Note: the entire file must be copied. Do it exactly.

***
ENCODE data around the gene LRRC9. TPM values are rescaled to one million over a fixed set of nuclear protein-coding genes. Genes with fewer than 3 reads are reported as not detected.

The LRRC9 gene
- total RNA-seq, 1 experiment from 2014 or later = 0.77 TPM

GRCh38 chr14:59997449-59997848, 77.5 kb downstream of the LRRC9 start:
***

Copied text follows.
ENCODE data around the gene LRRC9. TPM values are rescaled to one million over a fixed set of nuclear protein-coding genes. Genes with fewer than 3 reads are reported as not detected.

The LRRC9 gene
- total RNA-seq, 1 experiment from 2014 or later = 0.77 TPM

GRCh38 chr14:59997449-59997848, 77.5 kb downstream of the LRRC9 start: